State and local planning aim to make our towns and cities more sustainable by encouraging development in existing urban areas (consolidation) rather than expanding urban areas out onto undeveloped land (expansion). By developing in existing urban areas, existing infrastructure can support travel and access to services.
Every piece of land in Queensland is included in a zone which allocates land for different uses. There are zones for residential, commercial and industrial development, for community facilities and services, for rural activities, and covering natural and recreation areas. Knowing your zone can help guide future property purchase or inform existing owners on what they can do with their land and consider future plans.
Find out more about different types of zones or view your local government’s planning scheme for more detailed information in the area you live.
Urban density reflects the number of people living in an area and influences how the area functions. Focusing increased densities in and around locations that have good access to high-frequency public transport, employment and services will create communities that are well-planned and use land efficiently.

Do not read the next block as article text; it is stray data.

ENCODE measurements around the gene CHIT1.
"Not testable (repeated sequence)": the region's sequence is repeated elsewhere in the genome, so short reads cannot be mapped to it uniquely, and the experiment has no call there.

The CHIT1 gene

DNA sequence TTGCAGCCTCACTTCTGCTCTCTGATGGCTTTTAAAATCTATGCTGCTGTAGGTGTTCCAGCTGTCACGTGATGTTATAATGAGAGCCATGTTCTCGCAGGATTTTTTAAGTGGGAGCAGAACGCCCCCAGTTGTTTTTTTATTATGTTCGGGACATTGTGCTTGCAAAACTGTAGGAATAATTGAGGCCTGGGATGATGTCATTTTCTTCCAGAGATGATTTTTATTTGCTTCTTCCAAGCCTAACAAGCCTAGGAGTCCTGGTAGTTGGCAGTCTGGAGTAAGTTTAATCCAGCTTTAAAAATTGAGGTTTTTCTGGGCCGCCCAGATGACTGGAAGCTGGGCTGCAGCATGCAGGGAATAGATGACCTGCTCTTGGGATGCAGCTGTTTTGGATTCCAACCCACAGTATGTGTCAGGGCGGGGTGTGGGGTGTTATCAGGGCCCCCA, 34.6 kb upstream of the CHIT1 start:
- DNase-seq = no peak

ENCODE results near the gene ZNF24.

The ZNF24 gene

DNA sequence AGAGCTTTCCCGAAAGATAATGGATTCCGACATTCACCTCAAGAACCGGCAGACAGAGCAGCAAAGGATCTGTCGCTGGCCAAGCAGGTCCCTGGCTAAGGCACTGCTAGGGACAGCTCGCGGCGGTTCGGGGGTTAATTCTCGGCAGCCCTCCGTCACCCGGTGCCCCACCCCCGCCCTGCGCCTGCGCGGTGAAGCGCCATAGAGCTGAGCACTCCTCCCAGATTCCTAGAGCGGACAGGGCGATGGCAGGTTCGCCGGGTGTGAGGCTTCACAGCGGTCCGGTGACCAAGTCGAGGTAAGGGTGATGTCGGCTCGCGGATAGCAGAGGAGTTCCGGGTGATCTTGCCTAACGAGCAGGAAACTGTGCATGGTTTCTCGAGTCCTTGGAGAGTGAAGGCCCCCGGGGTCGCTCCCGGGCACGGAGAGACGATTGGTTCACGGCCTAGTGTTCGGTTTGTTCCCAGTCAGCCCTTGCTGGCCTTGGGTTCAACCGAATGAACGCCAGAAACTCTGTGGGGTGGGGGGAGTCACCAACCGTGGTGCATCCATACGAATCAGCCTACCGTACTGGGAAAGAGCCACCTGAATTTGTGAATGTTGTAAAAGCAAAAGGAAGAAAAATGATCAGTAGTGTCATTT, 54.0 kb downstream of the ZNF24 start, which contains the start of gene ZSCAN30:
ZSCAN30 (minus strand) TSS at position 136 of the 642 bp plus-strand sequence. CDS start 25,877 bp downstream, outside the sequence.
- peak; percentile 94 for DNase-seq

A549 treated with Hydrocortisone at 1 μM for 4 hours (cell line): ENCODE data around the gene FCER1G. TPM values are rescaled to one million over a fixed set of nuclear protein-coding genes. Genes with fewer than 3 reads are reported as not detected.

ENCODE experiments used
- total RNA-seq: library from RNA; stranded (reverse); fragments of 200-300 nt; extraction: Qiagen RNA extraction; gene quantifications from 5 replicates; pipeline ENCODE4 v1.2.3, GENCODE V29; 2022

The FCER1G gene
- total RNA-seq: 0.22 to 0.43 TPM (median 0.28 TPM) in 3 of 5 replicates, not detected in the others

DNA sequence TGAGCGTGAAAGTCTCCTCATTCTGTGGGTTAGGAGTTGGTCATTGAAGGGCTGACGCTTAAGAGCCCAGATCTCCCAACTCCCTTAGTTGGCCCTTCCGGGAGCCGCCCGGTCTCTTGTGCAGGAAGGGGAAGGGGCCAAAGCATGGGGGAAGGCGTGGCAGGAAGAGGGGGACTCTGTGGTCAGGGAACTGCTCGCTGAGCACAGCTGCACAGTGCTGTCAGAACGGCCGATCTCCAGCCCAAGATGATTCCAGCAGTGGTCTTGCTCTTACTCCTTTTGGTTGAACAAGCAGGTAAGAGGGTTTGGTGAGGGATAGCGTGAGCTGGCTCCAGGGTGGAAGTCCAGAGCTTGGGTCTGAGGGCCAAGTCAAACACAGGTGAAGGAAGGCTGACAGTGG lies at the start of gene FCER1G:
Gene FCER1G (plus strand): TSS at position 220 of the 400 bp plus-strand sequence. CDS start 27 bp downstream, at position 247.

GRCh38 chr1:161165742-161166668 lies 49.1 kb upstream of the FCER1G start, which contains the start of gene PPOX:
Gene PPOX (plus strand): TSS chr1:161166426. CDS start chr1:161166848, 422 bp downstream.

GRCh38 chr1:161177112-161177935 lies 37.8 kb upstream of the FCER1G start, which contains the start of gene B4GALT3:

Check out our fact sheets to see different examples of density in residential zones.
Living large in a tiny home: how one family found happiness in a space less than 100m2!
This is the first time we very much have the home we wanted, not just the house that was available.
Robert & Wendy, Gold Coast.
Granny flat living: how are granny flats helping to ease housing pressures?
We originally built the granny flat for our son, now we’ve got the opportunity to rent it out.
Go small and go home
The financial benefits speak for themselves. A 20ft Container expands into 36sqm home – all for just over $35,000.
Find more articles in our Housing library.